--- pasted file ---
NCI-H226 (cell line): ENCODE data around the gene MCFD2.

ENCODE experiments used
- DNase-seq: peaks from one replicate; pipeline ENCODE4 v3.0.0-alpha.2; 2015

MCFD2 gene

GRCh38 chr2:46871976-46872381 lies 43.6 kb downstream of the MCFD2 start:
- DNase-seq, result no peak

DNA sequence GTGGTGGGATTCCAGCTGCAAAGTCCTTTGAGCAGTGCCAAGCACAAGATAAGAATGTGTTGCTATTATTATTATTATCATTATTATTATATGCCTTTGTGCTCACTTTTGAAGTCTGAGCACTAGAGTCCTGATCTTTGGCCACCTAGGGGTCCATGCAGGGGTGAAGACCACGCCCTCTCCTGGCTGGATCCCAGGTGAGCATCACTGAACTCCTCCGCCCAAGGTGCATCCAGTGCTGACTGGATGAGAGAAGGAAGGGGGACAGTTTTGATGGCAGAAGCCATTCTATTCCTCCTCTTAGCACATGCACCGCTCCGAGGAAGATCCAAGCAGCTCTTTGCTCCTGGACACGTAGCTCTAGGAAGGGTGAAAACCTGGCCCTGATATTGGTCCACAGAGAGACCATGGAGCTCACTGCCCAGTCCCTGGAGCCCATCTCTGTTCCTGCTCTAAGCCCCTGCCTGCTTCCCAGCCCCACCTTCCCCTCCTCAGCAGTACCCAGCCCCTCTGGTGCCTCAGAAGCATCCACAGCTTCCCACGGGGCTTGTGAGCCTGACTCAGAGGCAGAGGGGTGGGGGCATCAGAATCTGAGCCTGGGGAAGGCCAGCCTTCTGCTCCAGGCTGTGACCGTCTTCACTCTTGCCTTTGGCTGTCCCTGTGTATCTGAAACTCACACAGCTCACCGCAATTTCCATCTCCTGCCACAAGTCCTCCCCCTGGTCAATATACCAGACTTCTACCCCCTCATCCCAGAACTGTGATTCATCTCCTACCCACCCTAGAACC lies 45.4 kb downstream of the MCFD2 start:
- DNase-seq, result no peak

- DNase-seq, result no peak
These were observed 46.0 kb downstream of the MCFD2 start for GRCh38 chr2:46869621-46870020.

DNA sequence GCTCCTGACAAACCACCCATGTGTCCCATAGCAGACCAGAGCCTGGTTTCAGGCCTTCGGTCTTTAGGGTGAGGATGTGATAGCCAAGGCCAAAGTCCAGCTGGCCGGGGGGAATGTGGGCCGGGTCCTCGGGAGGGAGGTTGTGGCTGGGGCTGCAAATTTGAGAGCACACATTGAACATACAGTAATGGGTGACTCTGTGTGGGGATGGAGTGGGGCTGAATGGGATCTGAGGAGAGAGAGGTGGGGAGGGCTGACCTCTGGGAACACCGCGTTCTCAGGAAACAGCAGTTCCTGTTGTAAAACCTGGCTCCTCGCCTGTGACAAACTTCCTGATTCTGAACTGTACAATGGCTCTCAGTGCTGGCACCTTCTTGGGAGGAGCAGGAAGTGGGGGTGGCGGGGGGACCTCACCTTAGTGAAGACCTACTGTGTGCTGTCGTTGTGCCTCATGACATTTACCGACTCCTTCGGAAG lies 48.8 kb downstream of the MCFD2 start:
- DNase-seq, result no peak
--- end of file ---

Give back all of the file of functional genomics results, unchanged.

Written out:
NCI-H226 (cell line): ENCODE data around the gene MCFD2.

ENCODE experiments used
- DNase-seq: peaks from one replicate; pipeline ENCODE4 v3.0.0-alpha.2; 2015

MCFD2 gene

GRCh38 chr2:46871976-46872381 lies 43.6 kb downstream of the MCFD2 start:
- DNase-seq, result no peak

DNA sequence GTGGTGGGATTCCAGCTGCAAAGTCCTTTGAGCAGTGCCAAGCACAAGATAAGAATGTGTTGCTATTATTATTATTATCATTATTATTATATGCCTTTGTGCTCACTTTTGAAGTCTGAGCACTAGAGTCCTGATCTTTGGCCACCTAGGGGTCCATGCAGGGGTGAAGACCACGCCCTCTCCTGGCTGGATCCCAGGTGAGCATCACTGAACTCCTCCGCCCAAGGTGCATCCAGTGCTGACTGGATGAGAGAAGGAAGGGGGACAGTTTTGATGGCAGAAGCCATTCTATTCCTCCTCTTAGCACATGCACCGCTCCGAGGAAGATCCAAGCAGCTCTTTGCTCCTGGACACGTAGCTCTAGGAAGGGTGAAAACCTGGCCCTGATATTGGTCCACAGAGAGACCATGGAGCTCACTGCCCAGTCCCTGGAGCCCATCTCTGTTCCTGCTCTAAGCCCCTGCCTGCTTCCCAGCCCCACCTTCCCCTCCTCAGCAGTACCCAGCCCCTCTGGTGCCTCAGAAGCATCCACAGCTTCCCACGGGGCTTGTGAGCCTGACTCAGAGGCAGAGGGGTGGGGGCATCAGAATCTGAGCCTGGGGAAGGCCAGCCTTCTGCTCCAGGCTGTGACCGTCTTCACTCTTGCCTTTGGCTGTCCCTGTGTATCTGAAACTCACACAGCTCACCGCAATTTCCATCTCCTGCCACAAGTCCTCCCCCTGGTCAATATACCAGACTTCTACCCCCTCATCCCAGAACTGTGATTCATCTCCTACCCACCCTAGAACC lies 45.4 kb downstream of the MCFD2 start:
- DNase-seq, result no peak

- DNase-seq, result no peak
These were observed 46.0 kb downstream of the MCFD2 start for GRCh38 chr2:46869621-46870020.

DNA sequence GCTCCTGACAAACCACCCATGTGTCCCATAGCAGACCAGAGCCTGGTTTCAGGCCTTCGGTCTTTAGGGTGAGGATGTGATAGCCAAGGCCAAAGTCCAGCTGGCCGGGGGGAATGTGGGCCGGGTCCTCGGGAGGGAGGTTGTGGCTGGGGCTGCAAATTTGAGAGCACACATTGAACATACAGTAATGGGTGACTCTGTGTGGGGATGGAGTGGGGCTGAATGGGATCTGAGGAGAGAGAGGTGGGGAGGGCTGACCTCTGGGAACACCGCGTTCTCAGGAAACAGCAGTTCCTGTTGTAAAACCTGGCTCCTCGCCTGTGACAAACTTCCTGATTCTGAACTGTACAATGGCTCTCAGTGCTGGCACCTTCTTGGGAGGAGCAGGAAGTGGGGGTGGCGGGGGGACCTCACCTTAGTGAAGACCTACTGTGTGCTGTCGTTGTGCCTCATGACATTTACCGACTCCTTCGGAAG lies 48.8 kb downstream of the MCFD2 start:
- DNase-seq, result no peak